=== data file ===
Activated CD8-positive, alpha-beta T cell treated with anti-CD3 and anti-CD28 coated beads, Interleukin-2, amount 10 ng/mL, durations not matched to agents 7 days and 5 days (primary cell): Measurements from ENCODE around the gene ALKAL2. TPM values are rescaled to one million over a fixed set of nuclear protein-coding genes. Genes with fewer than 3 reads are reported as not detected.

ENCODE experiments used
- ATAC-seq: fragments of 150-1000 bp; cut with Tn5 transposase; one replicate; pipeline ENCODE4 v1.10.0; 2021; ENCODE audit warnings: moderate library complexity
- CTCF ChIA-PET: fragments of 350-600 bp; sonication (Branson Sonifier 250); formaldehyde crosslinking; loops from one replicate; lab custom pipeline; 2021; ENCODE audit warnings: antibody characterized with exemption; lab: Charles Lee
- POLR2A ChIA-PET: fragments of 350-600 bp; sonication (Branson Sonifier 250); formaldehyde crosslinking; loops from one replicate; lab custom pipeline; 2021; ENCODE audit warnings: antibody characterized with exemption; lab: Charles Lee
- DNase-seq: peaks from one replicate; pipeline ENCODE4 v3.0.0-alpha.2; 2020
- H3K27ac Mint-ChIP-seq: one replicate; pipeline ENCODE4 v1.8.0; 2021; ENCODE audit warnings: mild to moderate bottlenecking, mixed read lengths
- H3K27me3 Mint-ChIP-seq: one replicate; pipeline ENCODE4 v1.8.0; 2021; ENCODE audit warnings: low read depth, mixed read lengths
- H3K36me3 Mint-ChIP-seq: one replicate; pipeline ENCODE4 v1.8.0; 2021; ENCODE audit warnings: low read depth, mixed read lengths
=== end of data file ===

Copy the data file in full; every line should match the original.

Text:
Activated CD8-positive, alpha-beta T cell treated with anti-CD3 and anti-CD28 coated beads, Interleukin-2, amount 10 ng/mL, durations not matched to agents 7 days and 5 days (primary cell): Measurements from ENCODE around the gene ALKAL2. TPM values are rescaled to one million over a fixed set of nuclear protein-coding genes. Genes with fewer than 3 reads are reported as not detected.

ENCODE experiments used
- ATAC-seq: fragments of 150-1000 bp; cut with Tn5 transposase; one replicate; pipeline ENCODE4 v1.10.0; 2021; ENCODE audit warnings: moderate library complexity
- CTCF ChIA-PET: fragments of 350-600 bp; sonication (Branson Sonifier 250); formaldehyde crosslinking; loops from one replicate; lab custom pipeline; 2021; ENCODE audit warnings: antibody characterized with exemption; lab: Charles Lee
- POLR2A ChIA-PET: fragments of 350-600 bp; sonication (Branson Sonifier 250); formaldehyde crosslinking; loops from one replicate; lab custom pipeline; 2021; ENCODE audit warnings: antibody characterized with exemption; lab: Charles Lee
- DNase-seq: peaks from one replicate; pipeline ENCODE4 v3.0.0-alpha.2; 2020
- H3K27ac Mint-ChIP-seq: one replicate; pipeline ENCODE4 v1.8.0; 2021; ENCODE audit warnings: mild to moderate bottlenecking, mixed read lengths
- H3K27me3 Mint-ChIP-seq: one replicate; pipeline ENCODE4 v1.8.0; 2021; ENCODE audit warnings: low read depth, mixed read lengths
- H3K36me3 Mint-ChIP-seq: one replicate; pipeline ENCODE4 v1.8.0; 2021; ENCODE audit warnings: low read depth, mixed read lengths